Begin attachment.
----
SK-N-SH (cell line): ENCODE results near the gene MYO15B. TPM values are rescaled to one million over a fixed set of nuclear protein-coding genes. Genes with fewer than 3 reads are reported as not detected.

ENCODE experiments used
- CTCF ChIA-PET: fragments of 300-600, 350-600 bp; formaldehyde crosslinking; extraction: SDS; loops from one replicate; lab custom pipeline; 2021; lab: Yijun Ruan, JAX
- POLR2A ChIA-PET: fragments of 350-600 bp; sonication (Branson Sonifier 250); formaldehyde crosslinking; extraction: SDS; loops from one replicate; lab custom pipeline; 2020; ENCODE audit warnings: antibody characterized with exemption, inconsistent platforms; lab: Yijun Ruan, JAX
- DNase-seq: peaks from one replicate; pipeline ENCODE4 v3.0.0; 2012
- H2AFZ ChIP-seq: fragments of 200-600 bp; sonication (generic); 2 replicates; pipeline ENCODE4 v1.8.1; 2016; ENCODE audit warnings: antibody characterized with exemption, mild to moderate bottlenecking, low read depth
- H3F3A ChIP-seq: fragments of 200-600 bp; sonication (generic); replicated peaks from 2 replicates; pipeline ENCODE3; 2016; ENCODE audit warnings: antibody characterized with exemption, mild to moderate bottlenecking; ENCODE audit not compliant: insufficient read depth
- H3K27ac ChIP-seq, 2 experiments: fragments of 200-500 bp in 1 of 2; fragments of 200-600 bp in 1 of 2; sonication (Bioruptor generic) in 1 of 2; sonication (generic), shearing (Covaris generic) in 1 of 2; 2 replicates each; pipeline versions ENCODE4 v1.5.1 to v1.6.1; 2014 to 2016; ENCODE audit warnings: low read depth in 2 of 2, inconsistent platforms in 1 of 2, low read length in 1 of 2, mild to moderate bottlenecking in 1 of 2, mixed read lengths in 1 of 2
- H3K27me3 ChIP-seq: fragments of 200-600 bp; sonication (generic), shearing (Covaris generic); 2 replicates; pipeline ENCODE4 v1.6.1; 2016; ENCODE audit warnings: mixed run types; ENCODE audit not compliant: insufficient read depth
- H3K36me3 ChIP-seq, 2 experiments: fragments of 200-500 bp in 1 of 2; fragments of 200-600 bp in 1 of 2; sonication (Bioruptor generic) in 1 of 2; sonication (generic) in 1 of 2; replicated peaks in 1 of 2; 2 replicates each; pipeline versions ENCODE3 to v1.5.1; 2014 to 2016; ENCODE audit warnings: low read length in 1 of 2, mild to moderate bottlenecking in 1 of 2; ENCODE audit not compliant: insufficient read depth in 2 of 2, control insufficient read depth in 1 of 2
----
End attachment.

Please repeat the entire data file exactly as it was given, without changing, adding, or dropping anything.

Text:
SK-N-SH (cell line): ENCODE results near the gene MYO15B. TPM values are rescaled to one million over a fixed set of nuclear protein-coding genes. Genes with fewer than 3 reads are reported as not detected.

ENCODE experiments used
- CTCF ChIA-PET: fragments of 300-600, 350-600 bp; formaldehyde crosslinking; extraction: SDS; loops from one replicate; lab custom pipeline; 2021; lab: Yijun Ruan, JAX
- POLR2A ChIA-PET: fragments of 350-600 bp; sonication (Branson Sonifier 250); formaldehyde crosslinking; extraction: SDS; loops from one replicate; lab custom pipeline; 2020; ENCODE audit warnings: antibody characterized with exemption, inconsistent platforms; lab: Yijun Ruan, JAX
- DNase-seq: peaks from one replicate; pipeline ENCODE4 v3.0.0; 2012
- H2AFZ ChIP-seq: fragments of 200-600 bp; sonication (generic); 2 replicates; pipeline ENCODE4 v1.8.1; 2016; ENCODE audit warnings: antibody characterized with exemption, mild to moderate bottlenecking, low read depth
- H3F3A ChIP-seq: fragments of 200-600 bp; sonication (generic); replicated peaks from 2 replicates; pipeline ENCODE3; 2016; ENCODE audit warnings: antibody characterized with exemption, mild to moderate bottlenecking; ENCODE audit not compliant: insufficient read depth
- H3K27ac ChIP-seq, 2 experiments: fragments of 200-500 bp in 1 of 2; fragments of 200-600 bp in 1 of 2; sonication (Bioruptor generic) in 1 of 2; sonication (generic), shearing (Covaris generic) in 1 of 2; 2 replicates each; pipeline versions ENCODE4 v1.5.1 to v1.6.1; 2014 to 2016; ENCODE audit warnings: low read depth in 2 of 2, inconsistent platforms in 1 of 2, low read length in 1 of 2, mild to moderate bottlenecking in 1 of 2, mixed read lengths in 1 of 2
- H3K27me3 ChIP-seq: fragments of 200-600 bp; sonication (generic), shearing (Covaris generic); 2 replicates; pipeline ENCODE4 v1.6.1; 2016; ENCODE audit warnings: mixed run types; ENCODE audit not compliant: insufficient read depth
- H3K36me3 ChIP-seq, 2 experiments: fragments of 200-500 bp in 1 of 2; fragments of 200-600 bp in 1 of 2; sonication (Bioruptor generic) in 1 of 2; sonication (generic) in 1 of 2; replicated peaks in 1 of 2; 2 replicates each; pipeline versions ENCODE3 to v1.5.1; 2014 to 2016; ENCODE audit warnings: low read length in 1 of 2, mild to moderate bottlenecking in 1 of 2; ENCODE audit not compliant: insufficient read depth in 2 of 2, control insufficient read depth in 1 of 2